Celebrating Black History | The Daily Show


(upbeat music)
(audience cheering) – Madiba’s light shone so brightly, even from that narrow, Robben Island cell, that in the late ’70s, he could inspire a young college student on the other side of the world. Mandela said, “Young people
are capable when aroused “of bringing down the towers of oppression “and raising the banners of freedom.” Now is a good time to be aroused. – Let’s just acknowledged
how dope you have to be for people to keep throwing you
birthdays after you’re dead. (audience laughs) And because today marks
100 years since his birth, I just wanted to spend a few
minutes talking about the man. Right, he joined politics
when he was just 26 years old, partly to fight racial inequality, and also because he had
just been kicked off his parents’ Obamacare. (audience laughs)
Now, at first, at first the ANC fought for
racial equality peacefully, but the racist government
only got more oppressive. In fact in 1948, South Africa’s
government set up apartheid which made legal racism the foundation of the entire country. Black people couldn’t vote, they had to live in certain areas, and they were banned from
playing sports with white people. And I’m not gonna lie, that last part I completely understand. All right, I mean if your system is based on white supremacy, you can’t have black people
dunking all over your shit. (audience laughs) It just doesn’t go with the narrative, like white people are superior, ah! Wait, I wasn’t ready, I wasn’t ready. (audience laughs) In fact, the government
became so oppressive that Mandela and the ANC
decided to resort to violence. They bombed power stations, post offices, and I mean they did it when
people weren’t in there, but still, they blew shit up. And there were many people,
not just in South Africa, but around the world,
who wanted him to respond to the brutality of the
government with civility, to which Mandela replied, bullshit. (audience laughs) – There are many people who feel that it is useless and futile for us to continue talking peace and non-violence against a government whose reply is only savage attacks on an unarmed and defenseless people. – Now I know for a lot of people seeing a young, radical Mandela,
that’s a bit of a shock. Yeah, it’s like finding
out one of the Care Bears mauled a hiker to death. (audience laughs) I mean, I’d expect that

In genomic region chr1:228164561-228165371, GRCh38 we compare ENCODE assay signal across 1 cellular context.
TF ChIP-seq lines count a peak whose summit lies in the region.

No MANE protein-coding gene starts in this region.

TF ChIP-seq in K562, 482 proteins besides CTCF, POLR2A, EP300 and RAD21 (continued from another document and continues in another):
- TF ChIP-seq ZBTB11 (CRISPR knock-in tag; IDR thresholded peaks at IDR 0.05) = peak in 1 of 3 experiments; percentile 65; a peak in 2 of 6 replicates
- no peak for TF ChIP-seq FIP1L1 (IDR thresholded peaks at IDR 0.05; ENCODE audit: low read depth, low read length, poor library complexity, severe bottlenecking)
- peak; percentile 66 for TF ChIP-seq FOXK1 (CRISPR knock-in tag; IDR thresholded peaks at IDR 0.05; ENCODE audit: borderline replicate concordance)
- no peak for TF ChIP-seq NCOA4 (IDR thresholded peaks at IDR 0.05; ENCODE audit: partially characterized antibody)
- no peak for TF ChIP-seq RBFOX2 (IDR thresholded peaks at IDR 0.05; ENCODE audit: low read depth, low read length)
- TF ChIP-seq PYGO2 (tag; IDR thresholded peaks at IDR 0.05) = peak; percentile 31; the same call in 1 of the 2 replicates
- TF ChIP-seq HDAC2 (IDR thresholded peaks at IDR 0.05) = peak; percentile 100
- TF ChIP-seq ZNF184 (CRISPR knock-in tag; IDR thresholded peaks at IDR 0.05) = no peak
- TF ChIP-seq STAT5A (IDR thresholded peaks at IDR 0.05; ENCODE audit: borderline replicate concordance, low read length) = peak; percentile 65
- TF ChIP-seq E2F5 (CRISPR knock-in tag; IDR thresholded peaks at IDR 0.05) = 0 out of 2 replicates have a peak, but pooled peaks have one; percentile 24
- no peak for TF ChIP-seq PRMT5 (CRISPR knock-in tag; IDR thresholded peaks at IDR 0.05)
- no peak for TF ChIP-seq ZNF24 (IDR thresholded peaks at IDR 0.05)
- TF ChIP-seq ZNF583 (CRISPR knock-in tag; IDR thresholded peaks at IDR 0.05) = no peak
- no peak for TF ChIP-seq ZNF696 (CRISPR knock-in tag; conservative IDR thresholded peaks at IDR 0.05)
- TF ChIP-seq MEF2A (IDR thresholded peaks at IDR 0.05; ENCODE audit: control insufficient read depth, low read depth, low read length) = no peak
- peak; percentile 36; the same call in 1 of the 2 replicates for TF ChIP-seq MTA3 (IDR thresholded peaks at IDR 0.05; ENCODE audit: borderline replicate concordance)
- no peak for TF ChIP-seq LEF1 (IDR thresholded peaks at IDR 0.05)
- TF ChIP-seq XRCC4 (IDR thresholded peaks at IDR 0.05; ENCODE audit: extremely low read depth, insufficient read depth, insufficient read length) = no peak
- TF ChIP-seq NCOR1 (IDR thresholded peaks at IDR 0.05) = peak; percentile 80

out of Tenderheart, but you Funshine? (audience laughs) But you see, Nelson Mandela
believed that violence was necessary to fight
a violent government. And he paid a price for it. In 1962, when Mandela was 44 years old, the apartheid government arrested him, and sentenced him to life in prison. And what he said in
the docks is legendary. He said, “I’ve cherished the ideal “of a democratic and free society. “It is an ideal which I hope
to live, and to achieve, “but if needs be, it is an ideal “for which I am prepared to die.” Now, Nelson Mandela’s story up
to that point was impressive, but it’s what he did after
he came out of prison that transformed him from
a leader to a legend. All right, because when
he became South Africa’s first black president, he reconciled the country, and he insisted that white people be a part of it. And you realize, this is a black country and he’s the first black president. He could’ve easily just said, “I’ll give you white people
a 10 minute headstart.” (audience laughs) “You guys put me in prison for 30 years. “I don’t even know what a Walkman is! (audience laughs) “I just hope I get to meet Elvis, what? “Five minute head start!” (audience laughs) (audience applauds) So you see, this is just part of why people like Barack Obama
look up to Nelson Mandela. This is a man who grew up in
a country steeped in racism, spent decades in prison fighting it, and then dedicated his life
to a world of racial progress. And, most impressively, when he was asked why he’s not bitter, he had this to say. – You end up coming out of prison, and there is no bitterness. How is there no bitterness? – Well, I hated oppression. And when I think about the past, the type of things they did, I feel angry. You have a limited time to stay on earth. You must try and use that period for the purpose of
transforming your country. – And that’s why he’s a legend. (audience cheering) You must remember, because of so many of the struggle leaders in South Africa, were either imprisoned or exiled, the movement in South
Africa was held together, in large part, by women in the country, and so it’s weird for
me, because I understand, you travel the world, you
understand that everywhere feminism is different, and the
idea of women is different, but I grew up in a world